be eradicated from the system only by
enriching and building up the blood.
There la no better blood cleanser and
blood maker than Dr. Williams' Pink Pills
for Pale People and Mrs. Anderson Is only
one out of thousands who have used this
remedy with as good results.
Dr. Williams' rink Pills tor Pal Teople
are aold by atl dealers, or will be sent
postpaid on receipt of price, fifty cents a
box as or six boxes for two dollars and a
cine Co., Schenectady, N. Y. They are
never sold in bulk, by tha doscn or hun
dred. Non of th genuine pilla leave the
factory except in boxes bearing ths well
AND HAIR TONIC
Koops tho Scalp
Endorsed and S old by
Barbers, Hair Dressers and
In SI and 50c Bottles.
A. R. Bremer Co, Chicago.
Reserved Seat Tickets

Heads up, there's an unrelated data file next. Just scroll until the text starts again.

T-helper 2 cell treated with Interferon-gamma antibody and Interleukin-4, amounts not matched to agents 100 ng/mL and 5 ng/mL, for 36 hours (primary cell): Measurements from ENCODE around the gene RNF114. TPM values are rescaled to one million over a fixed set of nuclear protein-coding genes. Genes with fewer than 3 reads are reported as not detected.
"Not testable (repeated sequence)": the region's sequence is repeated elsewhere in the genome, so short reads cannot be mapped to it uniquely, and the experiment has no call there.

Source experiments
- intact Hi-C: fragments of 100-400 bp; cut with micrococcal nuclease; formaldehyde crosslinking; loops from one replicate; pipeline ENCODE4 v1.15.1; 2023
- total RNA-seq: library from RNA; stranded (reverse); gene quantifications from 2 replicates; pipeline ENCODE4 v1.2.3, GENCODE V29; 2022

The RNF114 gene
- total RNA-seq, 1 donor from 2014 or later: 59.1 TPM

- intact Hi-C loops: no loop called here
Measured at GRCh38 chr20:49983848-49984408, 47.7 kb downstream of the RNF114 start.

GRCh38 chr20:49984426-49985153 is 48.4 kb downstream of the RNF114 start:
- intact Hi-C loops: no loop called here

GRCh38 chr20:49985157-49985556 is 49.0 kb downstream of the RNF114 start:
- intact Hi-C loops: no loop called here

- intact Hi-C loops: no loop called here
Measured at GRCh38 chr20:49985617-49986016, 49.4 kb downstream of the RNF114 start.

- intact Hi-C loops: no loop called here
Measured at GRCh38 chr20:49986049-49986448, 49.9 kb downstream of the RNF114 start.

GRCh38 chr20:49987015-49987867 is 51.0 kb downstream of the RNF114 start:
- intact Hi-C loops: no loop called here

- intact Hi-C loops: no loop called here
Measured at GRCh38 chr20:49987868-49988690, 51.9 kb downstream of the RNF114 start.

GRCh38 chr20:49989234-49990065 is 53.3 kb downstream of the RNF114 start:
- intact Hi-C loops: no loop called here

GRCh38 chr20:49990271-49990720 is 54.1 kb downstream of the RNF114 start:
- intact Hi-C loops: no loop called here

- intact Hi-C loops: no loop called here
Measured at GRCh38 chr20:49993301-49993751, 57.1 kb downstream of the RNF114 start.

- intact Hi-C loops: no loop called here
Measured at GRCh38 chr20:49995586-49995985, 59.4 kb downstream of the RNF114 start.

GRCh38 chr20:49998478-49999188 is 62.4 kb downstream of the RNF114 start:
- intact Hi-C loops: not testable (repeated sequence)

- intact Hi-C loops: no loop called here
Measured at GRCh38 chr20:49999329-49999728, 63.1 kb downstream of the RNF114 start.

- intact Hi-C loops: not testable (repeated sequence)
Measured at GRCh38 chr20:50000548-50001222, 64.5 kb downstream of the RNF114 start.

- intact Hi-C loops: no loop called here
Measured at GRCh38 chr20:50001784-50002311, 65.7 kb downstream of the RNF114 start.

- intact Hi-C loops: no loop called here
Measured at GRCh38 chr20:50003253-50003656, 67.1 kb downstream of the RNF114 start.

May Musical Festival
May 7, 8, 9 and 15,
Six Performances $3.50
Mav7,8, 9-Two Matinees
Chicago Srruphony Orchestra and
Chicago's Leading Quartette.
May Festival cnoir ctiorus or izo
rolecs. T. J. Kelly. Dlrcctojr.
Mav 15 Ona Performance
Full N. Y. Metropolltnn Oreuestrn.
T. R. Duns. Director.
Lllllnn Nordics and Edouard DcRvszke.
H. J. Penfold Co.,
Friday & Saturday,
MAY 1 AND 2
THAT JACK BUILT
Under the auspices of the
200 School Children in
PRICES 25c, 60c, 75c. $1
BOYD'S 1 SUMMER
OPENING 8UNDAT MATINEE.
Firs, Hslt of W-ek- T AND 8W0RD...
Last Half. OP'!iJTmd WIFE."
rrloss Matlnes. 10c. sot sest; alKht.
Wo. lie. tUi. Seats oa sale today.
Mstlaees Tbur.. 8st.. Bun., 1.15 Evsrr
HIGH CLASS VAUDEVILLE
Rsymood soil CsT.rly, Klnctler sod
I Bros., ths Bsilxvs sod tbe KlnoUreiss.
PKICKS lfro. 2l Mia,